It's funny, too, in a naturalistic way that Star Trek has rarely managed well. The original series could be pretty amusing at times (some times not at all intentionally), but by the time the spinoff shows rolled around, the franchise seemed a bit stately and stolid and incapable of making any jokes that were not forced. (I'm looking at you, every single "funny" Deep Space Nine episode.) Here there are funny bits, quick quips thrown in as the film shoots along at its breakneck pace, but never in a way that distracts from the central danger.

And Leonard Nimoy comes back. In a move designed to tie this film in to the established Trek continuity, Nimoy's Spock is back from the future (well, further in the future anyway) trying to stop some other guys from the future from messing with history. It sounds complicated, and the exposition that Nimoy has to deliver is a bit of a stumbling block in the film's second act, briefly slowing to a crawl the movie's previously warp-speed pacing. But the film adroitly picks up steam again and you know all you need to know. Bad guy. Big gun. Gonna blow up Earth.

Of all the elements of the film, Nimoy's involvement caused me the most trepidation. It seemed like a good idea to simply make a clean break from the established history of the show, and putting on a guy who was in it 40 years ago does not seem the way to do that. I could easily see it turning prospective casual viewers off the idea. But the arrival of Future Spock is handled pretty gracefully and the film makes all-or-nothing significant breaches from established continuity. I see this as a good thing. David Gerrold (who wrote 'Trouble with Tribbles' for the show in '67) called Trek's continuity adherence (and, really, any TV show's) "hardening of the arteries." You establish a thing is done one way in one episode, it has to be done that way again, and pretty soon you've closed off a lot of your options. This film leaves the playing field wide open.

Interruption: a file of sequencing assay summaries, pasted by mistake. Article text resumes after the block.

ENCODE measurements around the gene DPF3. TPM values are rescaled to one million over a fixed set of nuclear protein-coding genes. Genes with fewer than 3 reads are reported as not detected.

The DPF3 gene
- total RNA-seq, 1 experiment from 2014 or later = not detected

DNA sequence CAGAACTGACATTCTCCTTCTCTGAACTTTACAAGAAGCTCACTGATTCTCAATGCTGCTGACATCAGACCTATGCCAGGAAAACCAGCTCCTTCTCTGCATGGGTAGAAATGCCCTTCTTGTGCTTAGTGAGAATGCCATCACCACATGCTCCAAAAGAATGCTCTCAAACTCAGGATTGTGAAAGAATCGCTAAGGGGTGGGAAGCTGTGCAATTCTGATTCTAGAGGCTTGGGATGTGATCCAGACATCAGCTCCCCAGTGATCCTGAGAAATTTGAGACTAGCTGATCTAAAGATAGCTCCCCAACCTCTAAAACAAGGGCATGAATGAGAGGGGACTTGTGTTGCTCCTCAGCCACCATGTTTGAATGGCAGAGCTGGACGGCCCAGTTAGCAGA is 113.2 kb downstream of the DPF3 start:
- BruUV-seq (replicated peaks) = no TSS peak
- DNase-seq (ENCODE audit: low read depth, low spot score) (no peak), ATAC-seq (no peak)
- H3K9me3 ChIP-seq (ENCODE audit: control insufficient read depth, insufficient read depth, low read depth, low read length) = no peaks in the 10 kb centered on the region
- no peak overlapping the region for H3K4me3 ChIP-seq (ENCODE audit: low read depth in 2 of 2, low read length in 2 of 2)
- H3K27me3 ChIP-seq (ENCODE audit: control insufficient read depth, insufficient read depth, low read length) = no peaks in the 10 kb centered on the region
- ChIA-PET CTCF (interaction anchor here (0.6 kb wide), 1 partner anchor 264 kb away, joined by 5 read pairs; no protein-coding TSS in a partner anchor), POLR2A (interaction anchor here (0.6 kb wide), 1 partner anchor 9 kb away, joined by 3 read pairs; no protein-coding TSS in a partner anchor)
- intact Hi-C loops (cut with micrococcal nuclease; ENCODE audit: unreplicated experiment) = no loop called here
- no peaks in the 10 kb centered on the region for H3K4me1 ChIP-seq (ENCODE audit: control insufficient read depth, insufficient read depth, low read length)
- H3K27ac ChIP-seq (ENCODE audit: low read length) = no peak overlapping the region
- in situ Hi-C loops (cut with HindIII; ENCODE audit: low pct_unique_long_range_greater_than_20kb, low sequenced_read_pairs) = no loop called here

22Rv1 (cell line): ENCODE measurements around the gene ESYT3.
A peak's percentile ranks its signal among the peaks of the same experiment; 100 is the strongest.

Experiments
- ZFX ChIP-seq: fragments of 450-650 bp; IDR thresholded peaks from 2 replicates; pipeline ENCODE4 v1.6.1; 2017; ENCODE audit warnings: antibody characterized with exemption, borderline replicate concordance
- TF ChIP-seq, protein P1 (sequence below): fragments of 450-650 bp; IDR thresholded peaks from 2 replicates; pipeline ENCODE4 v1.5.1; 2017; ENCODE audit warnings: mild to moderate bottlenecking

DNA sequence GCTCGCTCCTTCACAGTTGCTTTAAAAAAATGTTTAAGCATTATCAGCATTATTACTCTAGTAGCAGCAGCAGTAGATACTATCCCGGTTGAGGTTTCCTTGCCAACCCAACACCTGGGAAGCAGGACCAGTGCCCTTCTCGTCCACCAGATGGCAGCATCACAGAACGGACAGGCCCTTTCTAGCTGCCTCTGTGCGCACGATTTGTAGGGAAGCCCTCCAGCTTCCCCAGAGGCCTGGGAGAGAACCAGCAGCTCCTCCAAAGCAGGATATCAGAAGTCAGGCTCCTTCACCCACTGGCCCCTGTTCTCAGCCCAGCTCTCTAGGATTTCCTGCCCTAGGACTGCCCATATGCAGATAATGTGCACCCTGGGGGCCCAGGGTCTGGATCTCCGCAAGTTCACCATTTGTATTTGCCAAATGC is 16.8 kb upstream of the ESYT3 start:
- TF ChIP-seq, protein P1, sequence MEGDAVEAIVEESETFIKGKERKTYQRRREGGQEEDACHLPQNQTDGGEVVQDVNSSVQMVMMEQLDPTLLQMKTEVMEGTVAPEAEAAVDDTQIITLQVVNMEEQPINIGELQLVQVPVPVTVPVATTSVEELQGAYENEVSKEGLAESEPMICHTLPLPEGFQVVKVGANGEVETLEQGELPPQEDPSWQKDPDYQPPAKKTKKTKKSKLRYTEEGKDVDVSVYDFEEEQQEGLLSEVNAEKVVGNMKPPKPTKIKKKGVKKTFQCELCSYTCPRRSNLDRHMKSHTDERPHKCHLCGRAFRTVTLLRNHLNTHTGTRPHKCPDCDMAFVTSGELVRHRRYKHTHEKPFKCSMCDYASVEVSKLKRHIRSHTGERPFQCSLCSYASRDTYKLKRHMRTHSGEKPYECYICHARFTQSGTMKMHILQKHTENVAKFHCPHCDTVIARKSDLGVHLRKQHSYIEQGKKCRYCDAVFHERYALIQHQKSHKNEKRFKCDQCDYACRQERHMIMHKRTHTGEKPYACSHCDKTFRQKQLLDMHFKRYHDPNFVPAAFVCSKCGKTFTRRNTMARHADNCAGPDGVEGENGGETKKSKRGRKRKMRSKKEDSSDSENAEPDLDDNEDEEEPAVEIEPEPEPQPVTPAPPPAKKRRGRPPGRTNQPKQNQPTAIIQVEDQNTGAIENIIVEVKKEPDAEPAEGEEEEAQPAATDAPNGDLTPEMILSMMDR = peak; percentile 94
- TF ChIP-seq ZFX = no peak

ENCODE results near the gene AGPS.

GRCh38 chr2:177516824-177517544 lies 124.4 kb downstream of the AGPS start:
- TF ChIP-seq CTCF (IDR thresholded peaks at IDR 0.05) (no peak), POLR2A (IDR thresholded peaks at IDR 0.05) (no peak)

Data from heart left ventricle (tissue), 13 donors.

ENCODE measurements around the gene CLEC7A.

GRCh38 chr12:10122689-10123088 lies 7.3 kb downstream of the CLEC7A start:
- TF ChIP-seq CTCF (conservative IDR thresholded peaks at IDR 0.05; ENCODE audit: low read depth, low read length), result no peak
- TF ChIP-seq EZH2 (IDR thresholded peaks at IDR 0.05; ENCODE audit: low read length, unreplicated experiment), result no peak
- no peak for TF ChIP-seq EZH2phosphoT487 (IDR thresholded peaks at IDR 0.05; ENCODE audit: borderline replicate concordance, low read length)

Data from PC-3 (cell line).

Humbug. Good reviews are no fun. Is there anything bad to say about this movie? I hated the sets for one thing, too "Apple Store." Overly contemporary designs have a way of dating themselves almost immediately. And there are a couple of instances of truly bizarre product placement. Apparently both Nokia and Budweiser are going to be around in three hundred years.

These are minor quibbles. And even speaking as a fan I think that non-fans will get plenty of enjoyment out of it. Subtract the numerous references to the original show and you still get a great adventure movie, and the original Star Trek at least is so culturally well known that the movie's "I'm a doctor, not a..."s and Logic vs. Emotion stuff won't fly over the heads of too many people who don't live in caves.

A fun time was had by all.


  1. Did you read the comic book backstory?

  2. Naw, though I'm familiar with the general gist of it. These days I don't stop in to the comic store for much that doesn't have Grant Morrison's name on it.